Australians proudly point to their nation as being one of the most ethnically and culturally diverse on the planet. But the New Zealand shootings are placing a new focus on Australia’s far-right politics and its mingling with its white nationalist movement.

The March 15 massacre in Christchurch, which claimed the lives of 50 people, quickly led to dramatic changes in New Zealand’s firearms laws as the government announced it will ban military-style semi-automatic and assault rifles.

The worst mass shooting in New Zealand’s modern history is resonating here in neighboring Australia. The chief suspect in the shootings is Australian, leading many people who knew the man to struggle with the knowledge of growing up with, having taught or having worked alongside a person that allegedly could have committed such a crime.

In Canberra, the government is proposing a law that will allow fines and prison time to be handed out to social media executives if their companies fail to quickly remove violent content from their platforms. The man charged with the shootings is a suspected white supremacist who livestreamed the shootings on Facebook.

Some observers say the country’s far-right politics has not faced the level of scrutiny that some minority groups receive.

“Far-right groups in Australia have been able to operate under the radar more than any Muslim group could have done,” says human rights attorney Greg Barns, who recently published a book on the rise of white nationalism in Australia titled “The Rise of the Right.” He blames the Liberal Party-led coalition government because, he says, it allowed anti-Muslim sentiment to flourish in the country but did nothing to stamp it out.

“The rise of the right in Australia has been the most potent and successful political force in the last 20 years,” Barns says. “It’s been largely around the politics of immigration and fear of the ‘other’,” a phenomenon he says mirrors similar movements in the U.S. and Europe.

The anxiety in Australia toward immigrants is not a new phenomenon, says Clive Williams, a visiting professor at the Australian National University’s Centre for Military and Security Law. In 2005, research produced by Monash University showed “significant public antipathy toward immigrants from the Middle East and Asia,” he says, and the Lowy Institute, an independent think tank based in Sydney, reported a sharp spike in anti-immigration sentiment in 2018.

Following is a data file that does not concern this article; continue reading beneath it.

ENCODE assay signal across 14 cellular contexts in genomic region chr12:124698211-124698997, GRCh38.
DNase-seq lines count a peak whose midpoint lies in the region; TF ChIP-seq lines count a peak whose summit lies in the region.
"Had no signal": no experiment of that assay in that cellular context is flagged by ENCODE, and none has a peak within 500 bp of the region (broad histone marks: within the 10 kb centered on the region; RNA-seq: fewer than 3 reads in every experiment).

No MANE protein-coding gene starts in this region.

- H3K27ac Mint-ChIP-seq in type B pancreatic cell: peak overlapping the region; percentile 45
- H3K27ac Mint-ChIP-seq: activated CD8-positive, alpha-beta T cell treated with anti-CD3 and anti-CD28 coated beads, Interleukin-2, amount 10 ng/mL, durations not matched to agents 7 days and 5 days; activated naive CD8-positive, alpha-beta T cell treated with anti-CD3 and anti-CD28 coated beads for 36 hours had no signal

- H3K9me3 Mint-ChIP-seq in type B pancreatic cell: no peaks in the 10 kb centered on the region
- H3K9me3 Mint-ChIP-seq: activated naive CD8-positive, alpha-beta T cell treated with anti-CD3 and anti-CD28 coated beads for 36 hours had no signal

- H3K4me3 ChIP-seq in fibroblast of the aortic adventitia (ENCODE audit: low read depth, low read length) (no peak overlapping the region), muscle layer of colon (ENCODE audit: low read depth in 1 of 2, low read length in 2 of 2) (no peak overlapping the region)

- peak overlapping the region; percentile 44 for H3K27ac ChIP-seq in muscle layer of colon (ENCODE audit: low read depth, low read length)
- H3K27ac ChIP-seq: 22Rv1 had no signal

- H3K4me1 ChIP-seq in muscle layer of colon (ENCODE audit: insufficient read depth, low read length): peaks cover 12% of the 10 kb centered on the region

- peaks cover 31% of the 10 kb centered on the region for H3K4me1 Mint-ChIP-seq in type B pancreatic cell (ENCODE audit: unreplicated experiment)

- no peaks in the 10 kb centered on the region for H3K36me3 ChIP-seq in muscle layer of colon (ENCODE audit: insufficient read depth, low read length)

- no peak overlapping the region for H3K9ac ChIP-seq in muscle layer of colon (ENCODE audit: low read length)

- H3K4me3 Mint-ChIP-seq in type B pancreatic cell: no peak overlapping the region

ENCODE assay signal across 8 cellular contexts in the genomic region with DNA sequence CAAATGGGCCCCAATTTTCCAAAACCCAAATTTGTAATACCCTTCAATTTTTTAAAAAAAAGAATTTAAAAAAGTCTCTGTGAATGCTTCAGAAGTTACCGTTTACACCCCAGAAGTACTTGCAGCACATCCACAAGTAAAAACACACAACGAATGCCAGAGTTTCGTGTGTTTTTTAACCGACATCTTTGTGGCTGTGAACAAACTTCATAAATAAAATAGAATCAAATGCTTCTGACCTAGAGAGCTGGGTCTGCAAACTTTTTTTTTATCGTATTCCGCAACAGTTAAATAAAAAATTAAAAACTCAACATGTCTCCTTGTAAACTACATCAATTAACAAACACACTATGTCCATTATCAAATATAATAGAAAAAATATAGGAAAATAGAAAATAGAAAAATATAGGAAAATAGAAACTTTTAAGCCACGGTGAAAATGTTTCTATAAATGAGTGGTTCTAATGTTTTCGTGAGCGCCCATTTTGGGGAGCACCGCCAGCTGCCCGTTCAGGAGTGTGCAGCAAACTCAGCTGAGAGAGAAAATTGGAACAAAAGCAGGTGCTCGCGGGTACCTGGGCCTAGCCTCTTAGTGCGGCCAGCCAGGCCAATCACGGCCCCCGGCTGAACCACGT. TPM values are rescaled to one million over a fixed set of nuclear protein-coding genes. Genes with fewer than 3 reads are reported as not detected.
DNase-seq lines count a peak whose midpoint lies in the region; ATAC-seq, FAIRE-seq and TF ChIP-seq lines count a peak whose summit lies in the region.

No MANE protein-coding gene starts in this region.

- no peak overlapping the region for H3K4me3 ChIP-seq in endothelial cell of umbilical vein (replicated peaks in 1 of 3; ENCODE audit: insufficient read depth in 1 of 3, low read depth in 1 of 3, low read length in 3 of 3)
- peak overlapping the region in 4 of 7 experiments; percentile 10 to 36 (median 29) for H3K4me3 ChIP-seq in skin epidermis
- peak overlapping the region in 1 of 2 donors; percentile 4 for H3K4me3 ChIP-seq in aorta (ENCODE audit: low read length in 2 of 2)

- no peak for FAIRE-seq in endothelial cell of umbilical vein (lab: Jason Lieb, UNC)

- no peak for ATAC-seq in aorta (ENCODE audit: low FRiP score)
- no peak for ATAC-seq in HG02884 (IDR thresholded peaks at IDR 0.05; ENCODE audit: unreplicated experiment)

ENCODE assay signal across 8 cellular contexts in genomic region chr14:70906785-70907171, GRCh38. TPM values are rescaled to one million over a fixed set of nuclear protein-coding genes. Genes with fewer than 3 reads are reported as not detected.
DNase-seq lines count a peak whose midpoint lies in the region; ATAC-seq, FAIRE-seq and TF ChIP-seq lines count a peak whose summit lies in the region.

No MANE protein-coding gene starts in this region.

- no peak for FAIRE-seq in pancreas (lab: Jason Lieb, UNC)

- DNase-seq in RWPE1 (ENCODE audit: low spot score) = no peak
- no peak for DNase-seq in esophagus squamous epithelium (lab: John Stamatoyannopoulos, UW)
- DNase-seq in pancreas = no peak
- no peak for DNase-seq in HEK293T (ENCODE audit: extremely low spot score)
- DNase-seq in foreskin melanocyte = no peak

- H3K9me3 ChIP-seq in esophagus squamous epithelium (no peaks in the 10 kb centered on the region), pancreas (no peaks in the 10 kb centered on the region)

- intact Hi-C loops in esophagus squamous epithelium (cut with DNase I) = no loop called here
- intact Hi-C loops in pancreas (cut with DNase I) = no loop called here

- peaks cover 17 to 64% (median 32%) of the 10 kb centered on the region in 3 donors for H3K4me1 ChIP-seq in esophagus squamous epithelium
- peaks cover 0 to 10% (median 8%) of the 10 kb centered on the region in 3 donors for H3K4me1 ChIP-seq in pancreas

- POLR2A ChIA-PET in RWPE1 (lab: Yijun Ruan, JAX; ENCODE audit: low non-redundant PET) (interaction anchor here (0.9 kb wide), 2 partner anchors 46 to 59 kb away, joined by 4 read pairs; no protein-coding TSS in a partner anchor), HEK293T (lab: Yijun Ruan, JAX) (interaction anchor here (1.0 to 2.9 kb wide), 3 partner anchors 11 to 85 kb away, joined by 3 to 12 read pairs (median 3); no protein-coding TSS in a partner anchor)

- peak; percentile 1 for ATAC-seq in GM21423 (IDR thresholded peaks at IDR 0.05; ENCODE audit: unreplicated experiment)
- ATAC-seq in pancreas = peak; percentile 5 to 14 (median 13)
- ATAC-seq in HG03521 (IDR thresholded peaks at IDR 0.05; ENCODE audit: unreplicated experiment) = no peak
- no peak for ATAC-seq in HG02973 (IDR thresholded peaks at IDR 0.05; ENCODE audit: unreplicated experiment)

Those fears have historic roots from when the British began colonizing the continent in the late 18th century at the expense of the country’s indigenous populations. At the beginning of the 20th century, the federal government installed policies that stopped all non-European immigration into the country. The so-called “White Australia” policies were eventually dismantled throughout the second half of the century.

Beginning at the end of the 19th century and continuing to as late at 1970, federal and state government agencies forcibly removed indigenous and native islander children from their families, placing them in missions or foster parents under an assimilation policy. By 1994 about 1 in 10 indigenous people over the age of 25 in Australia – people called the “Stolen Generations” – had been removed from their families, according to a survey by the Australian Bureau of Statistics.

In 2001, then-Prime Minister John Howard denied entry to the Norwegian freighter MV Tampa, a vessel carrying 438 refugees from Indonesia who were rescued from sea. The refugees were forcibly transferred to the Pacific island of Nauru.

Howard then created the “Pacific Solution,” a policy that uses Nauru and Papua New Guinea’s Manus island as offshore detention centers. The government justified its policy as being a deterrent for people entering Australia by boat.

“That period saw a shift in Australia when it came to immigration that you should fear the other, especially those who came on boats,” Barns says. “It played on that xenophobia that as an island continent, you have to keep the hordes away.”

 Today, with the suspect in the Christchurch mosques shootings due back in court on April 5, public discussion in Australia is focusing on the role mainstream political leaders may play in appealing to individuals and organizations on the far-right of the nation’s political spectrum for support.
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